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Wisconsin Professors: Women Governors May Be More Successfully Managing Pandemic

Study, Published In 'Journal of Applied Psychology,' Controls For Party And Other Variables

In this June 17, 2020, pool file photo provided by the Michigan Office of the Governor, Michigan Gov. Gretchen Whitmer speaks in Lansing, Mich. A federal appeals court late Wednesday, June 24, 2020, halted a lower judge’s ruling and kept closed gyms and fitness centers that Whitmer ordered shut months ago to curb the coronavirus. Michigan Office of the Governor/AP Photo

Research from two Wisconsin professors shows the nine U.S. states with female governors have experienced fewer COVID-19 deaths.

Existing literature in the field of applied psychology suggests women tend to be more successful than men at managing crises, said Dr. Alexander Stajkovic of the University of Wisconsin-Madison. He and Dr. Kayla Sergent of Edgewood College decided to look at how states led by men and women stacked up in terms of coronavirus response, which has largely been managed by governors.

Not only did they find states led by women had fewer coronavirus deaths, but also that women governors showed more optimism and empathy during the pandemic.

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That empathy might have contributed to another of their conclusions: Early stay-at-home orders issued by women leaders appear to have had a higher rate of voluntary compliance than those issued by their male counterparts.

“The more the governor is empathetic, the more I feel like, ‘Yes, you care about me. I care about you. I care about everyone. Let me do my part,’” Stajkovic said.

The researchers published their findings in the “Journal of Applied Psychology.”

Stajkovic and Sergent have done other research on gender in workplace settings. The unprecedented nature of the coronavirus pandemic inspired their recent work.

“At some point between March and June, there was about 3.6 billion people affected by stay-at-home orders, which is more than there were people alive during World War II,” Stajkovic said. “That has to kind of get your attention a little bit.”

When organizations are in crisis, they tend to select women CEOs, and women are also preferentially chosen to litigate tough court cases, Stajkovic said. He said this is because they’re often more flexible, better equipped to change course or handle failure, and more comfortable expressing emotions.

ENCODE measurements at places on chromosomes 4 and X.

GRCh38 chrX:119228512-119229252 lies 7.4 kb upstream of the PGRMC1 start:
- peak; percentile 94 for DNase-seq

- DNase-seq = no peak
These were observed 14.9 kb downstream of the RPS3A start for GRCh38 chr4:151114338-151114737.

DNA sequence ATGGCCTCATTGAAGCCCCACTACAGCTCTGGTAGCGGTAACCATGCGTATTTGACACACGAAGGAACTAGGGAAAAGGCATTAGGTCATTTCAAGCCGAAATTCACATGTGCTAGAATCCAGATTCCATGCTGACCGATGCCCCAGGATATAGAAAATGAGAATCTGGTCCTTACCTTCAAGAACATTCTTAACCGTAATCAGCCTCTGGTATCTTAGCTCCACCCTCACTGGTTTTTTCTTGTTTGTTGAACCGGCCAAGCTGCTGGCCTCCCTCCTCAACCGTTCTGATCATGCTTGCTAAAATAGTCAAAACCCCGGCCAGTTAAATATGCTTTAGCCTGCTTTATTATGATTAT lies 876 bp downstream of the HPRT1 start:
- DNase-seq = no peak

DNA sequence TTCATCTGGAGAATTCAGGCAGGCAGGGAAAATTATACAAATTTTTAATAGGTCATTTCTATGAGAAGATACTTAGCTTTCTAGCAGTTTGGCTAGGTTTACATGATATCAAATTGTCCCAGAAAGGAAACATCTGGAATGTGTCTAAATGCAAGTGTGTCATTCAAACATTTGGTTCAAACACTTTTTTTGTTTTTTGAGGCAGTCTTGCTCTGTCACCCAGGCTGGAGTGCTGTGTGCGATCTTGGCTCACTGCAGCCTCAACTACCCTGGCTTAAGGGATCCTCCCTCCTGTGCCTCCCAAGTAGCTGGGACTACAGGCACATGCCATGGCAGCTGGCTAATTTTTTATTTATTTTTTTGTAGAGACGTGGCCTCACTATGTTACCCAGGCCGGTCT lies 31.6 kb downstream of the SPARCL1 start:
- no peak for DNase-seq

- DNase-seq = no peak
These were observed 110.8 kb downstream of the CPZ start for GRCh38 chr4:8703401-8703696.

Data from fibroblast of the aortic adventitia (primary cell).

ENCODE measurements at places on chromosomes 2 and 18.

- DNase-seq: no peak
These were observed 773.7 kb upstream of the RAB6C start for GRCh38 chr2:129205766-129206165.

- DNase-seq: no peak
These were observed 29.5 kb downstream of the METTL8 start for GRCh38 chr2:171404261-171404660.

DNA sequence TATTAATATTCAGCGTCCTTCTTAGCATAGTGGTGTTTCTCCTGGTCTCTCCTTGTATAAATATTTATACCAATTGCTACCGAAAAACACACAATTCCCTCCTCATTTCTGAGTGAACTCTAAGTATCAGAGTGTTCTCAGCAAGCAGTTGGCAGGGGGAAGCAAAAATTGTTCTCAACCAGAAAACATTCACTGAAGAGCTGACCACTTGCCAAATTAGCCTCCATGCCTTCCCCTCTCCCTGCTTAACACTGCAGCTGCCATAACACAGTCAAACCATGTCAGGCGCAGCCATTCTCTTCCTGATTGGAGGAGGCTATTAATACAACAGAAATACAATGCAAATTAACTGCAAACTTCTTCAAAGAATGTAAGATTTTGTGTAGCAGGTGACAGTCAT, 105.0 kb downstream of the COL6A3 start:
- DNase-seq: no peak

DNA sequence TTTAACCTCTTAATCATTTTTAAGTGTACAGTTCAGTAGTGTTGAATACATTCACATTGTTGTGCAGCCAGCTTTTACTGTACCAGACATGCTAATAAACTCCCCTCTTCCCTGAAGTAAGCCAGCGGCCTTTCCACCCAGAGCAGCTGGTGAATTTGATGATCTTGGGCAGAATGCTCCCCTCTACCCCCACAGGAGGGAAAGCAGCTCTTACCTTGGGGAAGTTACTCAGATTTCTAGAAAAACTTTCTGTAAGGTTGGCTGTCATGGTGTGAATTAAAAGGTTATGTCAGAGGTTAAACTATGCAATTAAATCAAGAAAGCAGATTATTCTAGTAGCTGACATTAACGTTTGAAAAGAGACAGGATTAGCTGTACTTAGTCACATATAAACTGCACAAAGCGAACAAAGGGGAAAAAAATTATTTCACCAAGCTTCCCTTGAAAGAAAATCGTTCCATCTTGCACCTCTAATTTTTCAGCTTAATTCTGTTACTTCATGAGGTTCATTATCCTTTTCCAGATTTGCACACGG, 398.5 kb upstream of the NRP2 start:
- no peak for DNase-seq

In terms of coronavirus response, another leadership quality linked to women might have come into play. Literature shows women tend to have a more democratic leadership style, while men often have a more autocratic leadership style, Sergent said.

“The more people that are involved in consensus building, the more you’re open to input from others, arguably the more effective you’ll be,” she said.

Stajkovic and Sergent said they don’t believe these qualities are inherent to women. Rather, they’re the result of learned behaviors and the differences in how society treats the genders. Both men and women can work on developing the qualities that make a good crisis leader, they agreed.

One of the study’s strengths is that most of the data isn’t up for debate, Stajkovic said. The governors and their genders were predetermined, and the statistics on coronavirus deaths came from “The New York Times.”

For the qualitative part of the study, which measured a governor’s hopefulness and empathy in their communications with the public, they used software to evaluate 251 gubernatorial briefings on coronavirus encompassing about 1.2 million words.

To measure empathy, they looked at how frequently a governor emphasized feelings and the topics discussed during briefings.

“We found that women governors talked more about people’s work and jobs and money and finances in terms of relating to how this epidemic was affecting them,” Sergent said.

They also controlled for things like a governor’s political party, state populations and sociodemographic variables.

The paper was initially submitted April 20, and later updated with data through May 5.